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UNDERSTANDING

ALLERGIES

Be greater than your allergies

Be greater than your allergies

COMMON ALLERGY TRIGGERS

 

People are affected by all kinds of allergens. Some of us need to avoid pollen and dust; others can’t be around dogs or cats. But no matter what you’re allergic to, allergy symptoms can interfere with daily activities and reduce your quality of life. 

Click below to learn more about each type of allergen.

 RAGWEED ALLERGIES

A ragweed allergy is caused by an allergic reaction to the pollen of the ragweed plant, a flowering weed that is found throughout the United States, although it is most prevalent in the East and Midwest.1 There are two common varieties of ragweed – giant ragweed and common ragweed.2

A single ragweed plant can release around a billion grains of pollen into the air. Although most will fall near the main plant, ragweed pollen is very fine and light, which means it can easily spread far on the wind.3

If you are allergic to ragweed, your immune system mistakes its pollen for a substance that can harm you. When you inhale or come into contact with ragweed pollen, your body triggers an immune response, releasing a number of inflammatory substances which cause your ragweed allergy symptoms.5

Ragweed allergies are most common from late summer through the fall, with mid-September being the peak time for ragweed allergy symptoms.1 This is when the plants start to mature and release their pollen to fertilize other ragweed plants.4

Ragweed is hardy and can grow in a variety of locations, both rural and urban. You’ll often find it along riverbanks or on roadsides, as well as in open fields and vacant lots in cities and towns.4

 

RAGWEED ALLERGY SYMPTOMS

A ragweed allergy, similar to any pollen allergy, includes allergy symptoms such as:

  • Nasal congestion
  • Sneezing
  • Runny nose
  • Itchy nose
  • Itchy, watery eyes.1

A ragweed allergy may also produce symptoms similar to those of asthma, such as:

  • Chronic coughing
  • Wheezing
  • Trouble breathing4

You may also experience headaches that can interfere with sleep if your allergies are severe.5

 

RAGWEED ALLERGY TREATMENT & TIPS

Treating a ragweed allergy isn't always easy, and we can be exposed to ragweed pollen even when we try to avoid the outdoors. Learn how to use FLONASE nasal sprays to help you treat your ragweed allergy symptoms.

FLONASE Allergy Relief products are effective at relieving ragweed allergy symptoms because they help block allergic substances released by your body in response to allergens like ragweed. Most allergy pills only block one.*

This means that FLONASE offers non-drowsy, 24-hour relief from eye and nose-related ragweed allergy symptoms, including nasal congestion.**†

You can also help reduce your allergy symptoms by reducing your exposure to ragweed pollen. Here are a few tips:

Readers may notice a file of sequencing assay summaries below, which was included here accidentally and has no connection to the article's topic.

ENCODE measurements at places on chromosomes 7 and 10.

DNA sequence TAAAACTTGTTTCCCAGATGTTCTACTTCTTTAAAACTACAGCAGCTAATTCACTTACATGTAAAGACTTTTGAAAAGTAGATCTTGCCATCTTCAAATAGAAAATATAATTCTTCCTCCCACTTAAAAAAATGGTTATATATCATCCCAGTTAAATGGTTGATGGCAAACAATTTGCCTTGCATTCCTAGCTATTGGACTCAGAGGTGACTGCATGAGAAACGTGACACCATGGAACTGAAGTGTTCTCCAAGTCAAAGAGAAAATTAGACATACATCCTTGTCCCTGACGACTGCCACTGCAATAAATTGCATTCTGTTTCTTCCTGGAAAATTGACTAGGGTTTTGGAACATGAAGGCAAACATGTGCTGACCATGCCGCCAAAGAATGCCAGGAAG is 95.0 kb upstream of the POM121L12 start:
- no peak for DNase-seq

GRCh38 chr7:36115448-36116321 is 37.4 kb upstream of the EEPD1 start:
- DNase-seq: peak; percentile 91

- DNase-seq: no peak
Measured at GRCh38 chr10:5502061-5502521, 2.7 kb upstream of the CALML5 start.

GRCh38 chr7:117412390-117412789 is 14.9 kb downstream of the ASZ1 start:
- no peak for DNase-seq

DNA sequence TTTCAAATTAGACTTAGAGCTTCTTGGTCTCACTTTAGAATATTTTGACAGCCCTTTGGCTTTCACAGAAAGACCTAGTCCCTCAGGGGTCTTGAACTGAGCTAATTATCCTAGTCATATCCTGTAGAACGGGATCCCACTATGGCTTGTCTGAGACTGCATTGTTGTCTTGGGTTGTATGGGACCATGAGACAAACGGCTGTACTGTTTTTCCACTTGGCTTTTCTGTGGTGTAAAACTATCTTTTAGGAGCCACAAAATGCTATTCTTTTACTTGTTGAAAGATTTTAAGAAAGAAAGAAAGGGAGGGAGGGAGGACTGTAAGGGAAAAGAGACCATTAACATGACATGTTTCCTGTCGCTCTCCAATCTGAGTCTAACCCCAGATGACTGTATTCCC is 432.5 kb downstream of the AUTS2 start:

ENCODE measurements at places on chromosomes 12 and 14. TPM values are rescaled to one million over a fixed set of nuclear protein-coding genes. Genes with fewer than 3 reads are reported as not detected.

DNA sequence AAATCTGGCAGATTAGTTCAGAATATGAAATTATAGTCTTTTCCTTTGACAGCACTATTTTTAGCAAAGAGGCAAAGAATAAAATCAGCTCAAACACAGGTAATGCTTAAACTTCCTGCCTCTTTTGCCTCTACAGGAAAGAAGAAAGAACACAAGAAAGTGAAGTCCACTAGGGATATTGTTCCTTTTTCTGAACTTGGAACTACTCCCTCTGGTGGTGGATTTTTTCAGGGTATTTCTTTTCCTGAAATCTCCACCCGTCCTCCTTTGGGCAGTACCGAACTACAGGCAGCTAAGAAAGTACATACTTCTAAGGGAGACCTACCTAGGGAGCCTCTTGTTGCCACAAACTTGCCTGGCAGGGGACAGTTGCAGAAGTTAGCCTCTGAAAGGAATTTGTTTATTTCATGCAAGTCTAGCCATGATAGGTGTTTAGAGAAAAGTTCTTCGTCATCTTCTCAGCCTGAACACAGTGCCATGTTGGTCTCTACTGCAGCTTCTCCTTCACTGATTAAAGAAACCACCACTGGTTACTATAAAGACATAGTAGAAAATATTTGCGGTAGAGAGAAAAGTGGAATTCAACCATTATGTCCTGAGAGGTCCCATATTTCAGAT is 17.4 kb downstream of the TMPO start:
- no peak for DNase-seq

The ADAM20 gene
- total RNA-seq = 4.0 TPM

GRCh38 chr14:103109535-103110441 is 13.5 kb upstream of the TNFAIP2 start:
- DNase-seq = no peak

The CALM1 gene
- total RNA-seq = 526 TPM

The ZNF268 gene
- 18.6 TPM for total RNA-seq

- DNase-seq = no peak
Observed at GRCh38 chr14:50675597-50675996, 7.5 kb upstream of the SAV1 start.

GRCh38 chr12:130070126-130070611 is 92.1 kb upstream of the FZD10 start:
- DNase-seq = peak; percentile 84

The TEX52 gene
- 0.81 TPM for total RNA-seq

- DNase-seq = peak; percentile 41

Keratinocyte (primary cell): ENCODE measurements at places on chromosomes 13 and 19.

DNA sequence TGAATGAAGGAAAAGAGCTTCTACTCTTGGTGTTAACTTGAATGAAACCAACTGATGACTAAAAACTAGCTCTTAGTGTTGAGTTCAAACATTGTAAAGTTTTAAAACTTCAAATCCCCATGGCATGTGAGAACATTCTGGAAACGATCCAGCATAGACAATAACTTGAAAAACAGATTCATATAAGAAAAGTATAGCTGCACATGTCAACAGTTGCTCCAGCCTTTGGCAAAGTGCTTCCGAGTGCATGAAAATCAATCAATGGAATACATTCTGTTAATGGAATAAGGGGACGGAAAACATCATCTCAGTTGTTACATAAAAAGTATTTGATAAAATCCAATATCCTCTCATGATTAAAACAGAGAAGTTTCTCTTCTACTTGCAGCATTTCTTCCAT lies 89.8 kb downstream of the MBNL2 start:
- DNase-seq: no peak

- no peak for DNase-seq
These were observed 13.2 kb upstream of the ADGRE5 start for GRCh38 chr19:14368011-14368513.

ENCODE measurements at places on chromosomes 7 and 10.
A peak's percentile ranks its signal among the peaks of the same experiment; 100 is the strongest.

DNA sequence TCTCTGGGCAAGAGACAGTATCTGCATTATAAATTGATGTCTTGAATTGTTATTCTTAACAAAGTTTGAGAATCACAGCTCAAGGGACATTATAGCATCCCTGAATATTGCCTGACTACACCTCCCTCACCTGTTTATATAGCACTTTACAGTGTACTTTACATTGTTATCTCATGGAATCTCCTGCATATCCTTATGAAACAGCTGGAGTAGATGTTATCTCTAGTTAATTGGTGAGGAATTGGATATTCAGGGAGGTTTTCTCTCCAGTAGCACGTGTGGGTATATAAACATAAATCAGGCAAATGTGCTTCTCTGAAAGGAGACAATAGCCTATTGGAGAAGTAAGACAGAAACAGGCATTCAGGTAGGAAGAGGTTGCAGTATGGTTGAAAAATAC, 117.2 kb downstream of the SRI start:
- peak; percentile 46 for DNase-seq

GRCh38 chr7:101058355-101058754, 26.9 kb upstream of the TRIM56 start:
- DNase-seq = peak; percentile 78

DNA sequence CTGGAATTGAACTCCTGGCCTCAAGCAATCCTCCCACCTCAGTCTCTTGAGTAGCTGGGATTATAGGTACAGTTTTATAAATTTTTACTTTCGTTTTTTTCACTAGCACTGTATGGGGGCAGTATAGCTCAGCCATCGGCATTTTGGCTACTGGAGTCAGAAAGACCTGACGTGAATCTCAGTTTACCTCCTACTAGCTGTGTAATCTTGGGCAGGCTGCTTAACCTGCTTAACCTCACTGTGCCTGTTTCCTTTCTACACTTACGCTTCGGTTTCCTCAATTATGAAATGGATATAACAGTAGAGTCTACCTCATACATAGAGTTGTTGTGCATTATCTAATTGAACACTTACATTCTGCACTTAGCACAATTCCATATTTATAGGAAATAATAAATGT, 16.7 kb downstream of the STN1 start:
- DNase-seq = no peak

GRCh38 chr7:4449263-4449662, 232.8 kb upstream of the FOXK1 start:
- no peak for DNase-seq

• Check daily pollen counts to determine when ragweed pollen levels are at their highest and stay inside then. During ragweed season, this is usually first thing in the morning.
  • Keep windows closed to prevent pollen entering your home and car.
  • Change your clothes and wash your hands after being outside to remove any lingering pollen.
  • Avoid drying laundry outdoors, as it can be contaminated with pollen.
  • Be careful if you eat the following foods: melons, bananas, honey, sunflower seeds, and chamomile tea. These contain proteins similar to those in ragweed and could make your symptoms worse.3
  • If you live in an area with high levels of ragweed, consider planning your vacations for ragweed season and spending time in areas with less ragweed.5

*Mechanism vs most over-the-counter (OTC) allergy pills. FLONASE nasal sprays act on multiple inflammatory substances (histamine, prostaglandins, cytokine, tryptases, chemokine, and leukotrienes). The exact number and precise mechanism are unknown.
**Flonase relieves nasal congestion, sneezing, runny nose, itchy nose, itchy and watery eyes.
†Flonase sensimist is indicated for itchy, watery eyes in adults and children 12 years of age and older.

 

Sources

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  1. ACAAI. Ragweed Allergy. http://acaai.org/allergies/types/ragweed-allergy. Accessed August 1, 2018.
  2. The Spruce. Identify and Avoid Ragweed. https://www.thespruce.com/pictures-of-ragweed-2131861. Accessed April 11, 2019.
  3. WebMD. Ragweed Allergy. https://www.webmd.com/allergies/ragweed-allergy. Accessed April 11, 2019.
  4. Asthma and Allergy Foundation of America, New England Chapter. Ragweed Allergy. http://asthmaandallergies.org/asthma-allergies/ragweed-allergy/. Accessed April 11, 2019.
  5. AAFA. Ragweed Pollen Allergy. https://www.aafa.org/ragweed-pollen/. Accessed April 11, 2019.

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